He goes as far as to change his name and pose as a friendly doctor. He uses this to get close to Dimmesdale and now he cannot think of anything else. He neglects his wife and doesnt even care for her. He just wants the man to be shamed as well. He mentally tortures the Reverend and all with glee.
Both Dimmesdale and Hester commited the same sin of adultery, resulting in Pearl. However, because Hester confessed the sin early on, she had the rest of her life to try and change the purpose of her scarlet A to mean something more than just sin. Which she succeeds in, the people refused to interpret the scarlet letter for sin and instead for “Able.” Soon after, the people had almost forgotten what the original meaning of the scarlet letter was. On the contrary Dimmesdale doesn’t confess his sin and lives a terrible life of self-harming and guilt.Yet, in the end he confesses on the scaffold and dies at
John Wilson. Ms. Hester Prynne is the protagonist of the story and she ends up committing adultery and is forced to wear the letter “A” embroider on her clothing to shame her in front of the community. Pearl who is Ms. Prynne’s daughter who seems not to pure to many and is still young enough to be saved in a religious view, and is constantly forcing Hester to try to let them keep her daughter to train her properly to grow up as a Puritan or Quaker. Roger Chillingworth is the actual husband to Ms. Prynne’s who had sent her to Boston before him since he had to deal with affairs in Europe and had eventually got captured by Native Americans upon arrival to Boston and stuck around to try to save Ms. Prynne from embarrassment because he still cared deeply about her even though she had an affair with someone else in his absence. Reverend Dimmesdale is the actual father to Pearl and was the man to have had an affair with Miss.
In the novel, Unbroken by Laura Hillenbrand, Louie is tortured by being dehumanized and isolated while being a POW. Throughout the book, Louie is being treated poorly by his captors, but resisted giving up. One example is in chapter 17, Louie was being transported to a camp and is put on the ground. The text states, “Louie said something to Phil and immediately felt a boot kick into him...” (page 181). This shows Louie is being isolated because when he talks he gets hit as a result, causing him to be silent and not be able to talk to anyone to insure he doesn 't get hit.
The physical pain he suffered could be solved over time, but the mental damage will always stay with him. I cannot tell you how many times Perry was threatened with death. One major example of this is on page 166, “folks dangled a noose near the Vanderbilt bench, pretending they were threatening to hang Wallace”. This is really bad because they were threatening to kill him in one of the most painful ways, breaking his neck and then suffocation. Also on page 166, it states that his teammates ignored everything going on.
What may a red "A" on your bosom mean? Well for Hester Prynne, it was a punishment that she had and only her had to pay. After having a baby, Pearl, with a man that was not her husband, she was charged with adultery. She carried the punishment to her grave, but not until seven years after Pearl had been born did the father speak out. After confessing her sin, she was asked who the father was, but she did not want to give that up.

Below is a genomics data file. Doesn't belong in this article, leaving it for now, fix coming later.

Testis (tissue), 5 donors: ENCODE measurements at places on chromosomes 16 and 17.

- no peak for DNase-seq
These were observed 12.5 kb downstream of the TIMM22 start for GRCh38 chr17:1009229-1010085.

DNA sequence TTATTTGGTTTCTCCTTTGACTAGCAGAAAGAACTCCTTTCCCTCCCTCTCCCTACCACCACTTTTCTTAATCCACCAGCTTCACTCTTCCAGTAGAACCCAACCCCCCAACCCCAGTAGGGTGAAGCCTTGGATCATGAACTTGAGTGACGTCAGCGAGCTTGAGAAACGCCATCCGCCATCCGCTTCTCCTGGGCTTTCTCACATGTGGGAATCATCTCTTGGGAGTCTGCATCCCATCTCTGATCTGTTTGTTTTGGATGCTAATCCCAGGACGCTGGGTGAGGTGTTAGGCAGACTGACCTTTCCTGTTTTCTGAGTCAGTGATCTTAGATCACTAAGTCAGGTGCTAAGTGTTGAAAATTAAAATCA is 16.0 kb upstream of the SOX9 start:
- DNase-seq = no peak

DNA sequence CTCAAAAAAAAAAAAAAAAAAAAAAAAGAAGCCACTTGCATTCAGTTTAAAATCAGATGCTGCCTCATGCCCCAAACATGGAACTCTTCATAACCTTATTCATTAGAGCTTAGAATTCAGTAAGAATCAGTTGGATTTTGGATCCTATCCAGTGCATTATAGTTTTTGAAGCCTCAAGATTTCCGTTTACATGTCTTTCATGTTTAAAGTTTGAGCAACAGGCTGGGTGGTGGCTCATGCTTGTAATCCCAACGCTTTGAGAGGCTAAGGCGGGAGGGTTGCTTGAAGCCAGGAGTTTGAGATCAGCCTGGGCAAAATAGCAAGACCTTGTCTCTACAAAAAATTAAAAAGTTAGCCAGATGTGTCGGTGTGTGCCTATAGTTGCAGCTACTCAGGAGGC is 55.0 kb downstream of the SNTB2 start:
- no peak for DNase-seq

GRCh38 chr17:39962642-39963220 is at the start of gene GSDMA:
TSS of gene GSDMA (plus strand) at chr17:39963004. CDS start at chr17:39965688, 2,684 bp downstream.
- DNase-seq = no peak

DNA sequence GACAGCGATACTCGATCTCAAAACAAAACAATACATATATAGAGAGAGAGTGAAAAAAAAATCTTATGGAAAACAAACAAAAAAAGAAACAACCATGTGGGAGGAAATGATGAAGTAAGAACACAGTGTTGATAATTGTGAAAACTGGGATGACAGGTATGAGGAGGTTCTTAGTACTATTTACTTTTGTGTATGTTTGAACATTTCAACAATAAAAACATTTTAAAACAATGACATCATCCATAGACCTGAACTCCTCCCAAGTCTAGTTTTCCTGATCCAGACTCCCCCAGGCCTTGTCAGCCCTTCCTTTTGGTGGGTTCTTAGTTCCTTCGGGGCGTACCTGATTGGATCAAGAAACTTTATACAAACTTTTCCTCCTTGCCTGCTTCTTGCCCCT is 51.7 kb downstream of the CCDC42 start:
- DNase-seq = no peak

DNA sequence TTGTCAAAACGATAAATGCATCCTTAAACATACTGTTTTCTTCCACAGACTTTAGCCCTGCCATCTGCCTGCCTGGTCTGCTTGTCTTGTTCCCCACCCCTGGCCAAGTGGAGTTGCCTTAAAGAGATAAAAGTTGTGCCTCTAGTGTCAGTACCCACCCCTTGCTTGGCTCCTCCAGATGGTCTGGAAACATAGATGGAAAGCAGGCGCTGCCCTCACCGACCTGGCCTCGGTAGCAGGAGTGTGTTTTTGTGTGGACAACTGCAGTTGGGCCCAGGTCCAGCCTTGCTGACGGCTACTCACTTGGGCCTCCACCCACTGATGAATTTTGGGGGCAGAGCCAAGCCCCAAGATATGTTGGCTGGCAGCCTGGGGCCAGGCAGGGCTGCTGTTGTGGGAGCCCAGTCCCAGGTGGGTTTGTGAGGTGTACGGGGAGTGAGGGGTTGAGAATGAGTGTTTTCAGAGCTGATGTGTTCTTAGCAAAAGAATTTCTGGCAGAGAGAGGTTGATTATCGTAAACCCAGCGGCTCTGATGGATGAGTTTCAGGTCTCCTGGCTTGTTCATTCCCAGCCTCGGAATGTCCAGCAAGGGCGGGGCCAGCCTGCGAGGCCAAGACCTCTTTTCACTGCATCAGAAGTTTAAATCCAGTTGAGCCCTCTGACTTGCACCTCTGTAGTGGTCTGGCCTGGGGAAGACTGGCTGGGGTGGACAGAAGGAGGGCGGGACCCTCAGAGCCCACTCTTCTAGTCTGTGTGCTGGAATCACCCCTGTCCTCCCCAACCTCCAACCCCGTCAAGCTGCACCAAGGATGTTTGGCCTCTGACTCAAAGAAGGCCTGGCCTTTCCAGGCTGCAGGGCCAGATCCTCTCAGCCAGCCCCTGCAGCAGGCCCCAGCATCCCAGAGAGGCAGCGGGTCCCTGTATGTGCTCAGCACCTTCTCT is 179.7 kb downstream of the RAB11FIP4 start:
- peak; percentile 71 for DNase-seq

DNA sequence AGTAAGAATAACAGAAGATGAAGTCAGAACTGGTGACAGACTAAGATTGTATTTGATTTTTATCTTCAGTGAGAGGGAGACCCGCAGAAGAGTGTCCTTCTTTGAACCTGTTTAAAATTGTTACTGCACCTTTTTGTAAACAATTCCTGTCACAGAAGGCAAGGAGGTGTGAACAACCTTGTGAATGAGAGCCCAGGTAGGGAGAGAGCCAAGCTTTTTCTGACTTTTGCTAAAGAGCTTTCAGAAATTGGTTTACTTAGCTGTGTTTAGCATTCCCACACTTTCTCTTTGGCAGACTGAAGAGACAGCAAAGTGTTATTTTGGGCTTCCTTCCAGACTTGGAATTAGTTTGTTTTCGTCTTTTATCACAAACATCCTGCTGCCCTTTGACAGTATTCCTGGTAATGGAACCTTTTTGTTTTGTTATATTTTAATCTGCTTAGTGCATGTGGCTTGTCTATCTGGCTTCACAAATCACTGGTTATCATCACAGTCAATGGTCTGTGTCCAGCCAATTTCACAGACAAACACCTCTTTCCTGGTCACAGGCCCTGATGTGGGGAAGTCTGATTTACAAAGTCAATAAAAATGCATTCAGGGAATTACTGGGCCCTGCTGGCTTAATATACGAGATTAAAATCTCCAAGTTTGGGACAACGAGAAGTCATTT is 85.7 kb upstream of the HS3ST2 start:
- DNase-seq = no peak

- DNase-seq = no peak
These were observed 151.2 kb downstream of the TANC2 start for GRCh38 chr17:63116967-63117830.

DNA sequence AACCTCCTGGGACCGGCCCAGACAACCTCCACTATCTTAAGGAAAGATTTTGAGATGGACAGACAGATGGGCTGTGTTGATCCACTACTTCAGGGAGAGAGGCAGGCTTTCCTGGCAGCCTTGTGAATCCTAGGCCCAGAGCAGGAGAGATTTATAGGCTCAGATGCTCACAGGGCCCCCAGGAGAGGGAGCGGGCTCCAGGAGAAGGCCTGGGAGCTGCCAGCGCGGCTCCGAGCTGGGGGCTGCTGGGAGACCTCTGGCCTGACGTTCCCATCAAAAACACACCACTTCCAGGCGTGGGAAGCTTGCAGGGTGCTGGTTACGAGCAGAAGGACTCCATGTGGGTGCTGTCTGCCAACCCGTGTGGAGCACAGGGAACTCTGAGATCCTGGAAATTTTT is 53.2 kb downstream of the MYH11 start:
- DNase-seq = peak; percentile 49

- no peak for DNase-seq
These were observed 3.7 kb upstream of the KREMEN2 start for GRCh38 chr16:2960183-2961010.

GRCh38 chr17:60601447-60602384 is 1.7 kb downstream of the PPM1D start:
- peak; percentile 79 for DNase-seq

The Scarlet Letter, written by Nathaniel Hawthorne, focuses on the life of Hester Prynne—the unlucky soul who is caught committing adultery and forced to live a life of shame and ignominy. The scaffold is not only the start of her predicament, but it is also the end of the once seemingly perfect Reverend Dimmesdale’s own guilt. The scaffold is the setting of a scene three times throughout the novel: the beginning, middle, and end. For such a lifeless object, it is difficult to recognize its significance in the novel; however, the scaffold is used by Hawthorne to portray the changing relationship between the characters, specifically Hester, Dimmesdale, and Pearl. In the first few chapters, the scaffold serves as the exposition of the novel to introduce Hester’s “walk of shame” and Dimmesdale’s absence from the very same fate.
For committing such a sinful act, Hester must wear the scarlet letter while also having to bear stares from those that gossip about her. Nonetheless, it will be hard; Hester is steadfast to make her daughter Pearl, have a life, just like any other ordinary child. Hester is a remarkable, but peculiar character,
Here, despite having achieved a lot, for an even bigger loss than a “blood-smeared leg”, the crowd’s reception is more hollow. The words “thanked him” are meaningless and almost sarcastic. The ‘cripple’ just wants to be raised shoulder-high like before and knowing that it may never happen again shows the reader how depressed and how much he regrets going to war. In ‘The Last Night’ the writer uses “stood trembling in a wired-off corner” and “refused to come down” to show how the children are reacting and aware of what is going to happen to them. The use of “stood trembling” shows how the deportees are standing, waiting in fear.
Hester Prynne was accused of adultery; she was branded with the scarlet letter A. The novel traces the course of hardships of Hester and her illegitimate child Pearl. Before proceeding, it is necessary to have an understanding of the formation of New England. It is necessary to know of the culture, its occupants and history. As the novel is set up in a Puritan village, it is mandatory to have a clear insight of who Puritans actually were.